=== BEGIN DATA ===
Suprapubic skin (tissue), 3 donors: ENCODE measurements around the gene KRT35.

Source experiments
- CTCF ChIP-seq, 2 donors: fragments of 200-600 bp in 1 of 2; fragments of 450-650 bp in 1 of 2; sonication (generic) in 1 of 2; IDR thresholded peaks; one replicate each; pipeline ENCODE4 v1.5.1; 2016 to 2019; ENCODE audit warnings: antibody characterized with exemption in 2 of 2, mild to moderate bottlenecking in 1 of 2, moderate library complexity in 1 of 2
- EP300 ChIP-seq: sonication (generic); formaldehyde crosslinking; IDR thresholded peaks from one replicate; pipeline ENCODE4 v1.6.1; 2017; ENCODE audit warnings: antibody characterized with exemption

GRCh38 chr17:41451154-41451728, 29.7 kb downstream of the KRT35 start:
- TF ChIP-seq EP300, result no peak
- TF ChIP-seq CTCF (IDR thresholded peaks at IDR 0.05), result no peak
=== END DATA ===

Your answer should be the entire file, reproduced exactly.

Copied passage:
Suprapubic skin (tissue), 3 donors: ENCODE measurements around the gene KRT35.

Source experiments
- CTCF ChIP-seq, 2 donors: fragments of 200-600 bp in 1 of 2; fragments of 450-650 bp in 1 of 2; sonication (generic) in 1 of 2; IDR thresholded peaks; one replicate each; pipeline ENCODE4 v1.5.1; 2016 to 2019; ENCODE audit warnings: antibody characterized with exemption in 2 of 2, mild to moderate bottlenecking in 1 of 2, moderate library complexity in 1 of 2
- EP300 ChIP-seq: sonication (generic); formaldehyde crosslinking; IDR thresholded peaks from one replicate; pipeline ENCODE4 v1.6.1; 2017; ENCODE audit warnings: antibody characterized with exemption

GRCh38 chr17:41451154-41451728, 29.7 kb downstream of the KRT35 start:
- TF ChIP-seq EP300, result no peak
- TF ChIP-seq CTCF (IDR thresholded peaks at IDR 0.05), result no peak